After that, the one and only Norman Lear came out. He gave a wonderful speech about how crucial inclusion and representation are. Then he gave mad props to co-showrunner Gloria Calderon Kellett, dropped the mic, and floated away as Gloria Estefan’s voice blasted out of the speakers in the show’s theme song “This is It”and the cast was introduced.
We lost our shit.
Present and accounted for were Penelope (Justina Machado), Alex (Marcel Ruiz), Elena (Isabella Gomez), Shneider (Todd Grinnell), Dr. Leslie Berkowitz (Stephen Tobolowsky), and Lydia/Abuela (Rita Moreno). When the latter came out, people stood up from their seats and chanted: “Rita! Rita! Rita!” She ate it up. And just like that it was time for business.
SPOILER ALERT: Plot points from One Day at a Time’s season two are revealed below.
I attended the taping for “The Turn,“the first episode of the show’s second season. It centers around Alex changing from a kid to a man and the repercussions of growing up and becoming aware of your otherness. The episode was shot in sequence. It started at Alex’s baseball game with an on-point scene where the family cheers him on as they eat lechón, arroz, beans, and Abuela dabs rums on her skin. It was shot about 5 times and each time it was funnier than the last.
Let me tell you something, if you have to be stuck in a room with strangers for four hours, these are the strangers you want to be shut in with. I’m talking about the cast and the audience. In between takes, the cast would mingle with each other and with us plebes. One one point, Rita and Marcel jammed to “Whoomp! (There It Is).” And when the aforementioned R&B singer volunteered to belt out a song, Isabella came over and held up her phone like a lighter!
To our surprise, there was a professional salsa dancer in the audience who, after being egged on to share his talents, slayed Marc Anthony’s “Valio la pena” To his delight (and ours) Rita was watching and congratulated him. He then took the mic from the comic and professed his love for her. At that moment, he was all of us.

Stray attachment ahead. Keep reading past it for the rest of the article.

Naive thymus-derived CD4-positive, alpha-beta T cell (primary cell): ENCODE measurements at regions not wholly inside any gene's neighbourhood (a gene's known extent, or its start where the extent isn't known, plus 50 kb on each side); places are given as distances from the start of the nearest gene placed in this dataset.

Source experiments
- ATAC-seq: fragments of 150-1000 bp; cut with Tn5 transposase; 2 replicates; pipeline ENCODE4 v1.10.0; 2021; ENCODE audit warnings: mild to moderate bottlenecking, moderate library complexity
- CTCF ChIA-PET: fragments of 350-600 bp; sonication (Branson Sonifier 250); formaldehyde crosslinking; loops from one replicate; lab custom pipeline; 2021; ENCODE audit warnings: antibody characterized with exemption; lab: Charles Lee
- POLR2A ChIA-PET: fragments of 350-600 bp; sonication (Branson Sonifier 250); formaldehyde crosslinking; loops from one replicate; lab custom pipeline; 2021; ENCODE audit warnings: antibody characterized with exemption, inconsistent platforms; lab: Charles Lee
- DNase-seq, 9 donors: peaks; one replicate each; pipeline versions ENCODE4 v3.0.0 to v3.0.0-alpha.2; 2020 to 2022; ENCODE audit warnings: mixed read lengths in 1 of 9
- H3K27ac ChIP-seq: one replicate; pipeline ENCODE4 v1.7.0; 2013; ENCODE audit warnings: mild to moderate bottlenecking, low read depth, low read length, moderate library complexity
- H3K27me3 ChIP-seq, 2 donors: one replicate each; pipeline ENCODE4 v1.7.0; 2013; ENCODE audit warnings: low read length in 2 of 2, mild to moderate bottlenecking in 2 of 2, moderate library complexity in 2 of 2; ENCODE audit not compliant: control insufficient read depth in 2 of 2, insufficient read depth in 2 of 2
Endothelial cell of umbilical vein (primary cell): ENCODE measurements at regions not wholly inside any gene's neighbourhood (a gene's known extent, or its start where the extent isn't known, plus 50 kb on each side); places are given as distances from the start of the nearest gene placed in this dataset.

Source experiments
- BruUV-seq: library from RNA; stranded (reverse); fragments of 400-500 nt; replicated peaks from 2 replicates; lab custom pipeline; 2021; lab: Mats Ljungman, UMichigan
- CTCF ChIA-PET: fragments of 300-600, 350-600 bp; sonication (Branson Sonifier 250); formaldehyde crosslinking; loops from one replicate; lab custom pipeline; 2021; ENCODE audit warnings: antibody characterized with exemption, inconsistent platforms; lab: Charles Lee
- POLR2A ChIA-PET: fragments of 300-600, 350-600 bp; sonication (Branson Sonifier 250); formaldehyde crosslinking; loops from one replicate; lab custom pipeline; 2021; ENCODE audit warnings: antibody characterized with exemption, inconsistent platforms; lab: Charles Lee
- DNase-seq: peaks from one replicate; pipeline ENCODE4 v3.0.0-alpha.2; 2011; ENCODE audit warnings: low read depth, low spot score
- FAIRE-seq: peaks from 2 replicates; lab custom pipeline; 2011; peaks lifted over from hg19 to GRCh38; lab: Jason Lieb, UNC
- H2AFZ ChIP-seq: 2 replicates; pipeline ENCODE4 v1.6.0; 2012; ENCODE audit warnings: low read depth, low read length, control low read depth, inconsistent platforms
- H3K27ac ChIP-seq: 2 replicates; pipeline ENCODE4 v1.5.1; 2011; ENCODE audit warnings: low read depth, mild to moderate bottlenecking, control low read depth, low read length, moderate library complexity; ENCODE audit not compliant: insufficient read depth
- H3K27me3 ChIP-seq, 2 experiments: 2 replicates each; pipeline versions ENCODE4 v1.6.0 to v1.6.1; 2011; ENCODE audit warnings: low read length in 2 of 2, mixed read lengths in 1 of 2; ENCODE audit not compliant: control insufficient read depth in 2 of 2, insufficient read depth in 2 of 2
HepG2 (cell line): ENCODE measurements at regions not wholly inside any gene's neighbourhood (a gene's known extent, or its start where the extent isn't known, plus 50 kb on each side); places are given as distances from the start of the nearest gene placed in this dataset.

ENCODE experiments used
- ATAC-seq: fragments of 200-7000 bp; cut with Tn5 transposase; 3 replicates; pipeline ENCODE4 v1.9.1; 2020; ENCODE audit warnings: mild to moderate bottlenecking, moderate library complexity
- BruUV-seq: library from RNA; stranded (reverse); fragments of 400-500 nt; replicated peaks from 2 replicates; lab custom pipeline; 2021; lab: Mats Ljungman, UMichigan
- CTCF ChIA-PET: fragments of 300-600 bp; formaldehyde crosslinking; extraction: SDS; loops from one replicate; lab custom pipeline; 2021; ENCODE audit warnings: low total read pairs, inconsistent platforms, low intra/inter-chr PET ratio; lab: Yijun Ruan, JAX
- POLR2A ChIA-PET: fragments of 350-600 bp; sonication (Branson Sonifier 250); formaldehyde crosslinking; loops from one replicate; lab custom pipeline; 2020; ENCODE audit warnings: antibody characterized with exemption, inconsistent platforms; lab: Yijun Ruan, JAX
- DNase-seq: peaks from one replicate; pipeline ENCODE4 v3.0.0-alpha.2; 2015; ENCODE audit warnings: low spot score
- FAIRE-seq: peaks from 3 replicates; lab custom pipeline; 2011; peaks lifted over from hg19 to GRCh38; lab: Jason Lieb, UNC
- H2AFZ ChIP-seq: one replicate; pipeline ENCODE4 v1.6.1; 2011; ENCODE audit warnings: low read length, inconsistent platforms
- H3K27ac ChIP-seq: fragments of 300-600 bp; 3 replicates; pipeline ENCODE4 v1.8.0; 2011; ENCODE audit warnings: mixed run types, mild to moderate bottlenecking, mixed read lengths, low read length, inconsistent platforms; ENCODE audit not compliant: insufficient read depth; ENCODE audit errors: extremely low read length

I want to emphasize how professional these actors are. They are beasts. They go from 0 to 60 in half a second. After one of our breaks, they had to shoot a particularly tricky scene. In it, Alex confesses that he hit a kid because he told him to “go back to Mexico.” After he disappears into his room, the rest of the family share personal moments of racism and feeling belittled. (Except Elena who’s bummed to discover she’s white-passing). Rita Moreno has this beautiful moment where she manages to be funny and poignant at the same time. Es tan lindo. It’s heartwarming to watch a family go through something together. And that’s what it felt like. The first take it felt like we were watching a family understand how they’re viewed and how to react to it. By the fifth take, you felt like you were part of the family. This cast is just sublime.
The four hours flew by. Let that be a testament to the writing and acting. You don’t care about the numerous takes. You don’t care Rita kept forgetting her lines. Really, you don’t. You’re too caught up in the magic of what you’re witnessing. So much so, that it wasn’t until the very last beat that I noticed half my butt was hanging out of my seat. By curtain call there were no butts in seats. We clapped in awe and gratitude of the loving brown family bowing in front of us.
One Day at a Time is streaming on Netflix.